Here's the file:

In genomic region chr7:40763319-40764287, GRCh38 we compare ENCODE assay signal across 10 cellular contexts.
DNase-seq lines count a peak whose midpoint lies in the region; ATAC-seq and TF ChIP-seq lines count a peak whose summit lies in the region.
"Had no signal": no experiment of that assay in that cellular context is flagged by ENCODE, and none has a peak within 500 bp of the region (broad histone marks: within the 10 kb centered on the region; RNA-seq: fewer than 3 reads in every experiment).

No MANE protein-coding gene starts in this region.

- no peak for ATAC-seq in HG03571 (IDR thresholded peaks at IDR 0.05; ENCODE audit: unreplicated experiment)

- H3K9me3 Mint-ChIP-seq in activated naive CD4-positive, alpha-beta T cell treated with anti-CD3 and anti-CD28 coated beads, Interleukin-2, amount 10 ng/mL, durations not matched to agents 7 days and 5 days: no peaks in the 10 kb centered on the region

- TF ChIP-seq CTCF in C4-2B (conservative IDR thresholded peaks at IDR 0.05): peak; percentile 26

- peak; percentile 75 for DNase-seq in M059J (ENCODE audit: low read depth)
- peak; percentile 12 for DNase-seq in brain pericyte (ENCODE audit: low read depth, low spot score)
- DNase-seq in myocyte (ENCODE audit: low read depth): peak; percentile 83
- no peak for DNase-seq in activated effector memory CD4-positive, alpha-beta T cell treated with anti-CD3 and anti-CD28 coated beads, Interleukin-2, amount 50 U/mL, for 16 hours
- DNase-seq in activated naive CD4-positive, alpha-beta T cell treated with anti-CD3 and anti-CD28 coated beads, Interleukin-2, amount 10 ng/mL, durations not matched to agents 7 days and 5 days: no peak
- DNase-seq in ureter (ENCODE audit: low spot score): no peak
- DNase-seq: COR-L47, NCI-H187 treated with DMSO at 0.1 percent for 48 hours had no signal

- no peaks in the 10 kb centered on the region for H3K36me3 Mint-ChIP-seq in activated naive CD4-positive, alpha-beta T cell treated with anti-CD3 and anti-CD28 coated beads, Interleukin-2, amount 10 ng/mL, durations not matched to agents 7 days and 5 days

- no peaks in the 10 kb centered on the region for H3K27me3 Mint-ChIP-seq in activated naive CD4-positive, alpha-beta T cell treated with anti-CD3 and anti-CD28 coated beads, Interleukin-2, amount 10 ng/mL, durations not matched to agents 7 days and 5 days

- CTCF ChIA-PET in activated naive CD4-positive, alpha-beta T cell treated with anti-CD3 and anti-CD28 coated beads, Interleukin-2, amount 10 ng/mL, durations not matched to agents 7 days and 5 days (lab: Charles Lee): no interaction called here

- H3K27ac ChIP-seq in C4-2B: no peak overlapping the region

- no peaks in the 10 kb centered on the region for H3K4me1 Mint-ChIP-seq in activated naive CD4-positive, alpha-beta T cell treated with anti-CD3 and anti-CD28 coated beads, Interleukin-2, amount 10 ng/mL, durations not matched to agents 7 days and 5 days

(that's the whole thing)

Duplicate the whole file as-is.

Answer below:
In genomic region chr7:40763319-40764287, GRCh38 we compare ENCODE assay signal across 10 cellular contexts.
DNase-seq lines count a peak whose midpoint lies in the region; ATAC-seq and TF ChIP-seq lines count a peak whose summit lies in the region.
"Had no signal": no experiment of that assay in that cellular context is flagged by ENCODE, and none has a peak within 500 bp of the region (broad histone marks: within the 10 kb centered on the region; RNA-seq: fewer than 3 reads in every experiment).

No MANE protein-coding gene starts in this region.

- no peak for ATAC-seq in HG03571 (IDR thresholded peaks at IDR 0.05; ENCODE audit: unreplicated experiment)

- H3K9me3 Mint-ChIP-seq in activated naive CD4-positive, alpha-beta T cell treated with anti-CD3 and anti-CD28 coated beads, Interleukin-2, amount 10 ng/mL, durations not matched to agents 7 days and 5 days: no peaks in the 10 kb centered on the region

- TF ChIP-seq CTCF in C4-2B (conservative IDR thresholded peaks at IDR 0.05): peak; percentile 26

- peak; percentile 75 for DNase-seq in M059J (ENCODE audit: low read depth)
- peak; percentile 12 for DNase-seq in brain pericyte (ENCODE audit: low read depth, low spot score)
- DNase-seq in myocyte (ENCODE audit: low read depth): peak; percentile 83
- no peak for DNase-seq in activated effector memory CD4-positive, alpha-beta T cell treated with anti-CD3 and anti-CD28 coated beads, Interleukin-2, amount 50 U/mL, for 16 hours
- DNase-seq in activated naive CD4-positive, alpha-beta T cell treated with anti-CD3 and anti-CD28 coated beads, Interleukin-2, amount 10 ng/mL, durations not matched to agents 7 days and 5 days: no peak
- DNase-seq in ureter (ENCODE audit: low spot score): no peak
- DNase-seq: COR-L47, NCI-H187 treated with DMSO at 0.1 percent for 48 hours had no signal

- no peaks in the 10 kb centered on the region for H3K36me3 Mint-ChIP-seq in activated naive CD4-positive, alpha-beta T cell treated with anti-CD3 and anti-CD28 coated beads, Interleukin-2, amount 10 ng/mL, durations not matched to agents 7 days and 5 days

- no peaks in the 10 kb centered on the region for H3K27me3 Mint-ChIP-seq in activated naive CD4-positive, alpha-beta T cell treated with anti-CD3 and anti-CD28 coated beads, Interleukin-2, amount 10 ng/mL, durations not matched to agents 7 days and 5 days

- CTCF ChIA-PET in activated naive CD4-positive, alpha-beta T cell treated with anti-CD3 and anti-CD28 coated beads, Interleukin-2, amount 10 ng/mL, durations not matched to agents 7 days and 5 days (lab: Charles Lee): no interaction called here

- H3K27ac ChIP-seq in C4-2B: no peak overlapping the region

- no peaks in the 10 kb centered on the region for H3K4me1 Mint-ChIP-seq in activated naive CD4-positive, alpha-beta T cell treated with anti-CD3 and anti-CD28 coated beads, Interleukin-2, amount 10 ng/mL, durations not matched to agents 7 days and 5 days